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Hello everyone! I am reaching out to you to find out if my hens have an issue such as parasites. I noticed that almost all of my 8 hens have a bit of a “skid mark” under their bums. They are eating and drinking with no issues. They are active and energetic. Is it something I should be worried about or is this normal? Thank you!

Eye Vertebrate Dog breed Mammal Grass

Bird Phasianidae Plant Chicken Grass
 

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Your birds' rear ends dont look bad at all. You dont want it to collect in fluff and feathers in large amounts because urates in feces scald the skin causing feather/fluff loss, redness, swelling and irritation.
 

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Your birds' rear ends dont look bad at all. You dont want it to collect in fluff and feathers in large amounts because urates in feces scald the skin causing feather/fluff loss, redness, swelling and irritation.
Thank you Dawg53 and Robin! Sigh of relief. We just lost our 2 ducks to a predator and so I’m probably becoming a bit overprotective of my girls. Even if it isn’t parasites, should I be giving them a dewormer as a preventative (as opposed to waiting until we might actually need it)? And how do I prevent mites/lice?
 

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Lice/mites: Lice are white, off white or straw in color, they have 6 legs and are more of an irritant to birds but need to be treated to prevent scratching injuries with your birds. Their eggs are attached to feather shafts in clusters and can be removed with coconut oil. Ivermectin will not treat lice because lice dont suck blood like mites. There are areas where mites have become resistant to Ivermectin due to its overuse as a miteacide in poultry rather than its primary purpose as a wormer. Ivermectin has a long withdrawal period as well.

Mites are black or red in color and suck blood causing anemia, then death. They have 8 legs. Red mites can introduce spirochetes into the chickens bloodstream. It is extremely important to closely inspect birds for external parasites monthly, especially around the vent area where it's warm and moist.

I prefer to use Permethrin to dust my birds. Coops and nest boxes need to be cleaned out and dusted to prevent reinfection. Forget DE, it doesnt work, is useless, and will only empty your wallet or purse.
Wear a mask and old chicken clothes when dusting coops and birds. There is no egg withdrawal when using Permethrin.

Worms: How often you worm birds depends on your soil conditions. Warm/wet or moist soil will require frequent wormings. Dry, mountainous, desertlike, or cold soil may require less worming. Birds that are penned on the same soil will require frequent wormings. Birds that free range may require less worming but foraging areas should be rotated.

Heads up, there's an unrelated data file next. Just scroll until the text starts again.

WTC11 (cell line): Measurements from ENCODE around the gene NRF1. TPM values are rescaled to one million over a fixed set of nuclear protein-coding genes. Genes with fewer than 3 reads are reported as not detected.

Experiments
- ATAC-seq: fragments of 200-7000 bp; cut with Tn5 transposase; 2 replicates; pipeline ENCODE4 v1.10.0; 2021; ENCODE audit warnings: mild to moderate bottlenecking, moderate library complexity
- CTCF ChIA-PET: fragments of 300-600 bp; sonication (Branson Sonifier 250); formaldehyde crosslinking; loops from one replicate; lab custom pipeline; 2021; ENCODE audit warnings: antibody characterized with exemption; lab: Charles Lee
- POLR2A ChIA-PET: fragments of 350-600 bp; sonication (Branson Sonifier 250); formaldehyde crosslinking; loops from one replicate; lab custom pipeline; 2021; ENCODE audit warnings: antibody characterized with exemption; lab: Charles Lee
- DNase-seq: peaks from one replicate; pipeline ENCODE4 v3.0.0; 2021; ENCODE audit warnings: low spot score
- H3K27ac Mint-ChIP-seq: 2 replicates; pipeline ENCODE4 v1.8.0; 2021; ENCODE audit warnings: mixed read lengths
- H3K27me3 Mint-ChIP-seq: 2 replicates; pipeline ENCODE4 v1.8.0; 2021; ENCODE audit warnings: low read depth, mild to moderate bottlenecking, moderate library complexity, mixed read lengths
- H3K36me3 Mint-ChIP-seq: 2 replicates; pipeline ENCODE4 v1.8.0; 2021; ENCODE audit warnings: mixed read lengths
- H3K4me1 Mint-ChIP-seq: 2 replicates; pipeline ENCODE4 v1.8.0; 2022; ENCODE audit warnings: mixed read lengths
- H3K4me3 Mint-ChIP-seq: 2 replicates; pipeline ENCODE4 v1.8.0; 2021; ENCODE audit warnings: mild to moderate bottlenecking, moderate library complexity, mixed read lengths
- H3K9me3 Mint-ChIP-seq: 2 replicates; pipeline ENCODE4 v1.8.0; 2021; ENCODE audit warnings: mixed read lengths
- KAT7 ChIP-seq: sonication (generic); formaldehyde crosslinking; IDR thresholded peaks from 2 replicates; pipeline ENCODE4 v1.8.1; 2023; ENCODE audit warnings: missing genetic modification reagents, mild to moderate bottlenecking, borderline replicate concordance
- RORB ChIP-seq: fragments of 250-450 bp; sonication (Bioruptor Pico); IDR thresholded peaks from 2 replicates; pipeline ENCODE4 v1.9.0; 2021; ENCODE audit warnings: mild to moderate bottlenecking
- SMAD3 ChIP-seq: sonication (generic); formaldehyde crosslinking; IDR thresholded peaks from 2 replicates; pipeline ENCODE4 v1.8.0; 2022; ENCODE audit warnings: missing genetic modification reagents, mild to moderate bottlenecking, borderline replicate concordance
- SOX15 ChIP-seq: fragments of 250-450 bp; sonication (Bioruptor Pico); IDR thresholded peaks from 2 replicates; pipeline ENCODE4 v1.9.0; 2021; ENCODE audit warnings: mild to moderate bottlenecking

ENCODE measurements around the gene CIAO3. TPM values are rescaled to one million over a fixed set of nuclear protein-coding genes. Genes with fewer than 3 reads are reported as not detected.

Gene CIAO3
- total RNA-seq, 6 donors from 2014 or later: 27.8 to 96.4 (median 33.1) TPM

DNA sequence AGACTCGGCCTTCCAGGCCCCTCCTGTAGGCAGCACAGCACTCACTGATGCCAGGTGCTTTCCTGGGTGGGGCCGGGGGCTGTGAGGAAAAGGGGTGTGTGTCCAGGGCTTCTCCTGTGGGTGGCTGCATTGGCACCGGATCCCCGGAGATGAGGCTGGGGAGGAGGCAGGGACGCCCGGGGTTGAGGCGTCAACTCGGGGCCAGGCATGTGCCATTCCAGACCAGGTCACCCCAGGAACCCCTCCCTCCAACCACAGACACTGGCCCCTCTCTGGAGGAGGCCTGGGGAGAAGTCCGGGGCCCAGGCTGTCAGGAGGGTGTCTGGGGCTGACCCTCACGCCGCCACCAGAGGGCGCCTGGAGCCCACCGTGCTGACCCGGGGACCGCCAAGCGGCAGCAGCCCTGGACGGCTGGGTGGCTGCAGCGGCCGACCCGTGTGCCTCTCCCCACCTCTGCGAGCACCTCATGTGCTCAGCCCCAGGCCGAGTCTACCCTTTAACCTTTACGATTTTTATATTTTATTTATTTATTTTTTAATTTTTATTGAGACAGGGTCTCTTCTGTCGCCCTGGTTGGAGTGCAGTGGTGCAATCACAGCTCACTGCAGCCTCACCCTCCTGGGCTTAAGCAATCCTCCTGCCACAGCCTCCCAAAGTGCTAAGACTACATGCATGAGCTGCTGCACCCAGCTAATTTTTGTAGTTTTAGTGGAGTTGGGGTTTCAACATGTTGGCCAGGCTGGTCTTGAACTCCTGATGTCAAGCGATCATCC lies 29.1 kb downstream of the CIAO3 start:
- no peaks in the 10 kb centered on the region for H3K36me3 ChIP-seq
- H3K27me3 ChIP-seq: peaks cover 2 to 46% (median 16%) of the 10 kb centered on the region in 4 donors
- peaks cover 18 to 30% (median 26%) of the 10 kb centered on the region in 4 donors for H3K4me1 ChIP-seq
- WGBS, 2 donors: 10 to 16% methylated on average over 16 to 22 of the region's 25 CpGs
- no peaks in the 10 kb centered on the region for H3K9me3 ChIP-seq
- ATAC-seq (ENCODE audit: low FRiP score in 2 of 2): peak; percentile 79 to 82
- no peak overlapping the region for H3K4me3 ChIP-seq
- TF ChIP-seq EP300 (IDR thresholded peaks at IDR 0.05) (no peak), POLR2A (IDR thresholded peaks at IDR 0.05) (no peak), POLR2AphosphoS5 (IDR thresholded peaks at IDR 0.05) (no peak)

The most common way that birds get worms is by pecking the soil and swallowing worm eggs in the process. Then the worms DIRECT lifecycle has started. The INDIRECT lifecycle is started when a chicken eats an infected insect that is host to tapeworm eggs.

It is rare to see worms in feces. Why would a parasite leave its host?
The only time you'll see worms in feces is when there isnt anymore room in the intestines and the worms are excreted.
The other time you'll see a worm in feces is when it has died of old age and is excreted. Worms cannot survive outside the host.
However, tapeworm segments can be seen moving in excreted feces, they look like white rice and the bird must be treated with an equine paste containing praziquantel.

My go to wormer is Valbazen, I've been using it for years. I've also used Safeguard, Levamisole and Pyrantel Pamoate aka Nemex 2.
I stopped using Ivermectin long ago. IMO, the benzimidazoles are the way to go when worming chickens and safest.
I worm my birds monthly due to our soil conditions and my birds are kept penned.

As far as eating the eggs after worming: We eat the eggs after using Valbazen or Safeguard. We're still here alive and well. Both are benzimidazoles; albendazole and fenbendazole. Albendazole is used in humans as a wormer.
However, if you suspect that you or a family member might have an adverse reaction to the minute residue in the eggs, by all means discard the eggs in the garbage for 14 days.
 

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I occasionally have to give my chickens a bit of a bath to remove feces caught in their feathers. I just use a gentle pet shampoo. Some of my fluffier girls have more trouble, and I might give them a very slight sanitary trim to help the waste hit the ground and not their feathers. Unless they are very rapidly crusting up with their own waste or exhibiting diarrhea for more than a day or two, I don't worry terribly much.
 
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